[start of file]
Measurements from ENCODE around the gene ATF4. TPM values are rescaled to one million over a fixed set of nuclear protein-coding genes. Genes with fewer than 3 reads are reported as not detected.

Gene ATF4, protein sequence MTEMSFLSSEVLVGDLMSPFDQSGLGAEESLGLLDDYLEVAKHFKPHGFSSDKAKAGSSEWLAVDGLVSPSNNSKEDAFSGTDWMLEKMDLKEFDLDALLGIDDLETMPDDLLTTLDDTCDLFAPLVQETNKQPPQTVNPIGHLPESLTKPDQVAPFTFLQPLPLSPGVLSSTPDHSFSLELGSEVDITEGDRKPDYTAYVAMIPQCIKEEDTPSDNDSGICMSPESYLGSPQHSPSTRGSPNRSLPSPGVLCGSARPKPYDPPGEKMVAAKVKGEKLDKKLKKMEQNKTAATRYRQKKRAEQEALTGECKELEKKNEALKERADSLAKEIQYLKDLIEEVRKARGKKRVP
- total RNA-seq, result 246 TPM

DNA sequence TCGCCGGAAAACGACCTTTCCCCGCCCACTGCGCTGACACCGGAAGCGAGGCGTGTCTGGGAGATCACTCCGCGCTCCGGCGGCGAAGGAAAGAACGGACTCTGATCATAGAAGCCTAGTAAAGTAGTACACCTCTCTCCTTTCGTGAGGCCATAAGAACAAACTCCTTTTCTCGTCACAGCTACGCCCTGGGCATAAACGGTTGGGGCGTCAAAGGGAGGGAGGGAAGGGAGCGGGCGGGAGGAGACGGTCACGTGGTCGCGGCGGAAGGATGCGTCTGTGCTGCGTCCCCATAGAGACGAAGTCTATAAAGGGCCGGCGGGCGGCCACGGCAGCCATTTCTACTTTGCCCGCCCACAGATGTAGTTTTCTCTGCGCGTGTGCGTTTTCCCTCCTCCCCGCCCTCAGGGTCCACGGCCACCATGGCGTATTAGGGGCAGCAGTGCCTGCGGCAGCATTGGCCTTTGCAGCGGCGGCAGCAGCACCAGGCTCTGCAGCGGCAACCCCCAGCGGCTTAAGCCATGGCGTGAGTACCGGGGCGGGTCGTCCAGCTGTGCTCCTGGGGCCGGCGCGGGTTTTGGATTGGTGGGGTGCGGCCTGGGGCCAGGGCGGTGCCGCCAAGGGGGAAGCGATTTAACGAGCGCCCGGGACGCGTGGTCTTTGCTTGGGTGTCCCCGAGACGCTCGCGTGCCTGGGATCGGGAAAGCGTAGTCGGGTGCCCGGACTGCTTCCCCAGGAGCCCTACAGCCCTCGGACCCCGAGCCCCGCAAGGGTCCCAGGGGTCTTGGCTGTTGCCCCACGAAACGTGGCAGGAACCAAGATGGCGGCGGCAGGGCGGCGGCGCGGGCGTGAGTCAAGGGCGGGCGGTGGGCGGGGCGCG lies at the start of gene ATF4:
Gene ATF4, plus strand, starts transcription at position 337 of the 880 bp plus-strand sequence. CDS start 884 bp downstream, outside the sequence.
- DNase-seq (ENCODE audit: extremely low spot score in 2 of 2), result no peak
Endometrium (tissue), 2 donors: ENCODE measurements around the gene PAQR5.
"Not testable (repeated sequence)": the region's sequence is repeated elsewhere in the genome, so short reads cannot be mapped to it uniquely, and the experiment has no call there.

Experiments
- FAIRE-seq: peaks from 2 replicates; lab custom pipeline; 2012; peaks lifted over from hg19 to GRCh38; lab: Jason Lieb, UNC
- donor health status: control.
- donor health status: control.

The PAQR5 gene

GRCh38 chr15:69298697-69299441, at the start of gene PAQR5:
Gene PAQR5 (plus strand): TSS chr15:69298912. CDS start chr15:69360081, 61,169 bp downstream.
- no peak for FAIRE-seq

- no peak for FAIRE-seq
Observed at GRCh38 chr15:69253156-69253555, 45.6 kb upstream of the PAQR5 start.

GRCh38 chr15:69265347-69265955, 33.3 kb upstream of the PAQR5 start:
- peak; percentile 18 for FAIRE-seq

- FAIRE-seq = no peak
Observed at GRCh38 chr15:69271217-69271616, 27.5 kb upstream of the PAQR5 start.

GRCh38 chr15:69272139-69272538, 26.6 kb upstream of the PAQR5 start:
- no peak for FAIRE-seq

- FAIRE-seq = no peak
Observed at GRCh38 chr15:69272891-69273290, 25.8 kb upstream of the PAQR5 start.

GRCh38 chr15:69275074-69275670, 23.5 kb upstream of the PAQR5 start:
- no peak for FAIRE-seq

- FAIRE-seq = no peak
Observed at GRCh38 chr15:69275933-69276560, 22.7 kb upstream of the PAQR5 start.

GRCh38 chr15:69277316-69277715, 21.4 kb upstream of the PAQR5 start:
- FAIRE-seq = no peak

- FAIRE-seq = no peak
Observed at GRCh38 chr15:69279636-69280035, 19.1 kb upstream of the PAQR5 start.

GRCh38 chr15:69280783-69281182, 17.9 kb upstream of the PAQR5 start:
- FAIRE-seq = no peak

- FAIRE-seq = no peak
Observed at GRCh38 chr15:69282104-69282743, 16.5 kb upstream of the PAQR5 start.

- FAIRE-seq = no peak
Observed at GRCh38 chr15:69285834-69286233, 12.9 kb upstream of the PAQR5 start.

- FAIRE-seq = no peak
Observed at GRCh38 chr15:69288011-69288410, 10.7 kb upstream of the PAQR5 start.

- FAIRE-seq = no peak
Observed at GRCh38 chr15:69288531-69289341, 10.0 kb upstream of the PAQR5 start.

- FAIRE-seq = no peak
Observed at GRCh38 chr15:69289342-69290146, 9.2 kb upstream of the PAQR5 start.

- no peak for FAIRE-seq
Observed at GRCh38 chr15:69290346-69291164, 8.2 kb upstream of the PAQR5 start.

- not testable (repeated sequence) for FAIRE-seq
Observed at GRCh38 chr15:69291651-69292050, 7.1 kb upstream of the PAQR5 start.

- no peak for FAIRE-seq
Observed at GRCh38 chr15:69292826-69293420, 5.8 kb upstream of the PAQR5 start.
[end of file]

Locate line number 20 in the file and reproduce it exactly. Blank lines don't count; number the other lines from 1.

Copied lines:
- peak; percentile 18 for FAIRE-seq